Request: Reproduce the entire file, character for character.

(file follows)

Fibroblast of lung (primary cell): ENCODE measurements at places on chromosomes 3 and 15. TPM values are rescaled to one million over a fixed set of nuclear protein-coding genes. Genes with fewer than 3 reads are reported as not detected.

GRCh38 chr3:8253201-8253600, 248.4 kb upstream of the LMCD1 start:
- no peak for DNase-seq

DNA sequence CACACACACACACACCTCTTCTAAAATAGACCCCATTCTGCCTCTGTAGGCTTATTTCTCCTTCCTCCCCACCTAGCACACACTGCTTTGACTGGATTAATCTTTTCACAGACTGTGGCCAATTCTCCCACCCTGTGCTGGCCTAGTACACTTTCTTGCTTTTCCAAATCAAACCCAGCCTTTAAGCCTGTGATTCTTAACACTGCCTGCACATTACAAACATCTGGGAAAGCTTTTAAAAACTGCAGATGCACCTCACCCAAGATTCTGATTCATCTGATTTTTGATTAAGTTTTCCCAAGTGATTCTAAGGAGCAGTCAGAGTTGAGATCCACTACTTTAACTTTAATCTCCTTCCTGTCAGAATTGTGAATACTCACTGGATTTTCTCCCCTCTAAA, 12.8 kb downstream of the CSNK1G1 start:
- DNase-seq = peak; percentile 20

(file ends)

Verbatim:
Fibroblast of lung (primary cell): ENCODE measurements at places on chromosomes 3 and 15. TPM values are rescaled to one million over a fixed set of nuclear protein-coding genes. Genes with fewer than 3 reads are reported as not detected.

GRCh38 chr3:8253201-8253600, 248.4 kb upstream of the LMCD1 start:
- no peak for DNase-seq

DNA sequence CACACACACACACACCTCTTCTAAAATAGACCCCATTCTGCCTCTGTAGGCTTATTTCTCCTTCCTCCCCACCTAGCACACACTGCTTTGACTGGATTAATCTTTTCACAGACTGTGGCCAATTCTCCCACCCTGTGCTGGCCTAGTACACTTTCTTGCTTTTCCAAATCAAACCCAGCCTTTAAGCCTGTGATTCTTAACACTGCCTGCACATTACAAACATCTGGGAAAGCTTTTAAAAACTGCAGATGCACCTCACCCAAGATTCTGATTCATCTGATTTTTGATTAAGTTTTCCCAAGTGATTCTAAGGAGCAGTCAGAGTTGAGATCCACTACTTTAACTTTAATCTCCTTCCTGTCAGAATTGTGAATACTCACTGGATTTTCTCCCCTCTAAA, 12.8 kb downstream of the CSNK1G1 start:
- DNase-seq = peak; percentile 20